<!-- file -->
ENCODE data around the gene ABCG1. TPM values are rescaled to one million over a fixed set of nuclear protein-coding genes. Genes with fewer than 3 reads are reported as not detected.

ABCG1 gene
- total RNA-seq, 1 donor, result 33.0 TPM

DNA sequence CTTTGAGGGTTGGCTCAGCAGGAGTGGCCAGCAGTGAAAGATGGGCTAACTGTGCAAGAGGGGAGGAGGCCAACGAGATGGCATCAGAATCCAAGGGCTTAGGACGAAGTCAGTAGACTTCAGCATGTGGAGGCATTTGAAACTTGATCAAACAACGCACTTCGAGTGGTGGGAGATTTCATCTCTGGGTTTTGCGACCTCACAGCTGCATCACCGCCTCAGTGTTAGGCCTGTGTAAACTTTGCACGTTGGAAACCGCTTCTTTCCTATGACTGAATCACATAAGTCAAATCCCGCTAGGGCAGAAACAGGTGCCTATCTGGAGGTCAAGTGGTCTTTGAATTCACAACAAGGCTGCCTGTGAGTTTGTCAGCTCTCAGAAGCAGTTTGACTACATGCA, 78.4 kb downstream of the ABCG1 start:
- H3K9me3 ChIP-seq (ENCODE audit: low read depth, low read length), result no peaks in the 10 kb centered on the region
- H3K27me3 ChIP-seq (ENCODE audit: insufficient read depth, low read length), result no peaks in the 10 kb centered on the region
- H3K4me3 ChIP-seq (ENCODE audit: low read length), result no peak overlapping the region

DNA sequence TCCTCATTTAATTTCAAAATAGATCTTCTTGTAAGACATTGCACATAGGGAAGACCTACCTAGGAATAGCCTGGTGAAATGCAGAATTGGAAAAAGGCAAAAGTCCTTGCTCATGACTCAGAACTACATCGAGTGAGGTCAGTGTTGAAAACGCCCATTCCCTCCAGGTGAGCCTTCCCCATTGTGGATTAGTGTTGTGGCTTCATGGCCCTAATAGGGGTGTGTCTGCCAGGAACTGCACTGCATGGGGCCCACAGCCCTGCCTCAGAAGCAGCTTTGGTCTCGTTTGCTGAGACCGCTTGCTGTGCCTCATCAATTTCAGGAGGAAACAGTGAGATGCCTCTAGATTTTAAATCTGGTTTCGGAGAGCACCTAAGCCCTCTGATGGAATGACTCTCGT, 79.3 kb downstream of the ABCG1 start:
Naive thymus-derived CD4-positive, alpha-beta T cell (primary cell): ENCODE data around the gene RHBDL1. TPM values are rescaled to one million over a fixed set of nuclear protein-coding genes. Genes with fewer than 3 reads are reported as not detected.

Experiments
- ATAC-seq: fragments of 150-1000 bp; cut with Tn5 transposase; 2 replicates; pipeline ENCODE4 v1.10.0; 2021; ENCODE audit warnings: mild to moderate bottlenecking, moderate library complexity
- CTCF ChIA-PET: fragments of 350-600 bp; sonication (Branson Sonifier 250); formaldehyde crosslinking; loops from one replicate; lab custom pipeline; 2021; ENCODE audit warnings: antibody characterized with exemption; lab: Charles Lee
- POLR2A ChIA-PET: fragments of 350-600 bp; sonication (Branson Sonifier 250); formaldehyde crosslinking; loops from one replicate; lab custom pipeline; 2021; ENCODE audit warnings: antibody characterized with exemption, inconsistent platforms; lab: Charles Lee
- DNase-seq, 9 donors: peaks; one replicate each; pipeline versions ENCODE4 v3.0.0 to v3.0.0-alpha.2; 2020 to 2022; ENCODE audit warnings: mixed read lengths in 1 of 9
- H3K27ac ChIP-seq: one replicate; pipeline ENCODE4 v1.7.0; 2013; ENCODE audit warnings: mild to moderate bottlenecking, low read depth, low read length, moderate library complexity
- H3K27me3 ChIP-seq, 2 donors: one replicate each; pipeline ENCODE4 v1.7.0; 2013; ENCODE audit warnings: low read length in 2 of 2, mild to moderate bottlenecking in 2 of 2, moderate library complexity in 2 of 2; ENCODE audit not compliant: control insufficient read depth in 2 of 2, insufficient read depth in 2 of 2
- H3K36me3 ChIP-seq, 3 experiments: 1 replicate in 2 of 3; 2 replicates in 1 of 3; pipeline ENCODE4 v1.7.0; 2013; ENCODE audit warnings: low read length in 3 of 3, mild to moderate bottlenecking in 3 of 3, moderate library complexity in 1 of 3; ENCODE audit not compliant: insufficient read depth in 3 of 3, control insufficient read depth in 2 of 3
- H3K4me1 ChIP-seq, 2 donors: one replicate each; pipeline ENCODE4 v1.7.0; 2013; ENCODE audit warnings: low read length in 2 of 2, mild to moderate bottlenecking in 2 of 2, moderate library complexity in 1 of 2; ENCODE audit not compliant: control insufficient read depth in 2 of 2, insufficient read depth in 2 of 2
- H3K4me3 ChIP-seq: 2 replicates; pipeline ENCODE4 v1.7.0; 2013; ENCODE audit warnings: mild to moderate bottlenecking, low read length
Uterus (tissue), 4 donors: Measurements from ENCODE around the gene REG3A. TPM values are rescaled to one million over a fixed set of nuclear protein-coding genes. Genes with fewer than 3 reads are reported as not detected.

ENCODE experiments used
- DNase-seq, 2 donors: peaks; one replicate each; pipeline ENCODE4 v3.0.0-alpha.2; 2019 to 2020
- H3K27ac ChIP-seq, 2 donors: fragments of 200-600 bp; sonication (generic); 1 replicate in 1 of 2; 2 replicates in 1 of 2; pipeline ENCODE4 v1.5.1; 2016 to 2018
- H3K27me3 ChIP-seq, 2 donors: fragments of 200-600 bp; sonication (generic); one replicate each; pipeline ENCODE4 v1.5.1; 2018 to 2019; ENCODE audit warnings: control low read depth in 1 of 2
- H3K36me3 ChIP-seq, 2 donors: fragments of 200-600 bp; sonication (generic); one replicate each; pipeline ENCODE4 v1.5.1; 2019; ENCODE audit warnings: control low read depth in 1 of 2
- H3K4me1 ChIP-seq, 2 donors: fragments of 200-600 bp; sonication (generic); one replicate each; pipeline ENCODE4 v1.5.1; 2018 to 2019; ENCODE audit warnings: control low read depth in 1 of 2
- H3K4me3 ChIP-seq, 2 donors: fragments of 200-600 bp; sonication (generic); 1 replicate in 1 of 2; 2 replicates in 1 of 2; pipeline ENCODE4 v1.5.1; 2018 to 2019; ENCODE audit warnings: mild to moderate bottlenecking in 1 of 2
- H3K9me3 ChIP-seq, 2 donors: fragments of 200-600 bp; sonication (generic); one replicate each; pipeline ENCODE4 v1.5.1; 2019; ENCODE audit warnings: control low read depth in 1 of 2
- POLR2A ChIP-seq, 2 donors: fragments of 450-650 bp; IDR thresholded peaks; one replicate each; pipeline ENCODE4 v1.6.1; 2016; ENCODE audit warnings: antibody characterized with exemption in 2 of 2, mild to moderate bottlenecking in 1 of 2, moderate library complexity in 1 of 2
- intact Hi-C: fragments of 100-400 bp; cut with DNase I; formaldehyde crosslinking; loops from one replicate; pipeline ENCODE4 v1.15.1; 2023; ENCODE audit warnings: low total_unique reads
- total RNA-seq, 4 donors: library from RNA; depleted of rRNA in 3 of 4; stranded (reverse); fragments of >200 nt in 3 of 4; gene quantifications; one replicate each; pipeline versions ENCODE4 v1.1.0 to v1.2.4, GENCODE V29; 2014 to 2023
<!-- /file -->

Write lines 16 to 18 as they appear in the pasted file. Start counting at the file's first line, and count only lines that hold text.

- H3K27me3 ChIP-seq, 2 donors: one replicate each; pipeline ENCODE4 v1.7.0; 2013; ENCODE audit warnings: low read length in 2 of 2, mild to moderate bottlenecking in 2 of 2, moderate library complexity in 2 of 2; ENCODE audit not compliant: control insufficient read depth in 2 of 2, insufficient read depth in 2 of 2
- H3K36me3 ChIP-seq, 3 experiments: 1 replicate in 2 of 3; 2 replicates in 1 of 3; pipeline ENCODE4 v1.7.0; 2013; ENCODE audit warnings: low read length in 3 of 3, mild to moderate bottlenecking in 3 of 3, moderate library complexity in 1 of 3; ENCODE audit not compliant: insufficient read depth in 3 of 3, control insufficient read depth in 2 of 3
- H3K4me1 ChIP-seq, 2 donors: one replicate each; pipeline ENCODE4 v1.7.0; 2013; ENCODE audit warnings: low read length in 2 of 2, mild to moderate bottlenecking in 2 of 2, moderate library complexity in 1 of 2; ENCODE audit not compliant: control insufficient read depth in 2 of 2, insufficient read depth in 2 of 2